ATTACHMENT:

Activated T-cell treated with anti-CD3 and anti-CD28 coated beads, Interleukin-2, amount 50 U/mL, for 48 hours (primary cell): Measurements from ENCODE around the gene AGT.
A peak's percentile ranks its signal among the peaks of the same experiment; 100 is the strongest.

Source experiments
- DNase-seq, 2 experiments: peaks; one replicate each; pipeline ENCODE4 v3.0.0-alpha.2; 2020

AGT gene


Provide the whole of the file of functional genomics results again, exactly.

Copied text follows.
Activated T-cell treated with anti-CD3 and anti-CD28 coated beads, Interleukin-2, amount 50 U/mL, for 48 hours (primary cell): Measurements from ENCODE around the gene AGT.
A peak's percentile ranks its signal among the peaks of the same experiment; 100 is the strongest.

Source experiments
- DNase-seq, 2 experiments: peaks; one replicate each; pipeline ENCODE4 v3.0.0-alpha.2; 2020

AGT gene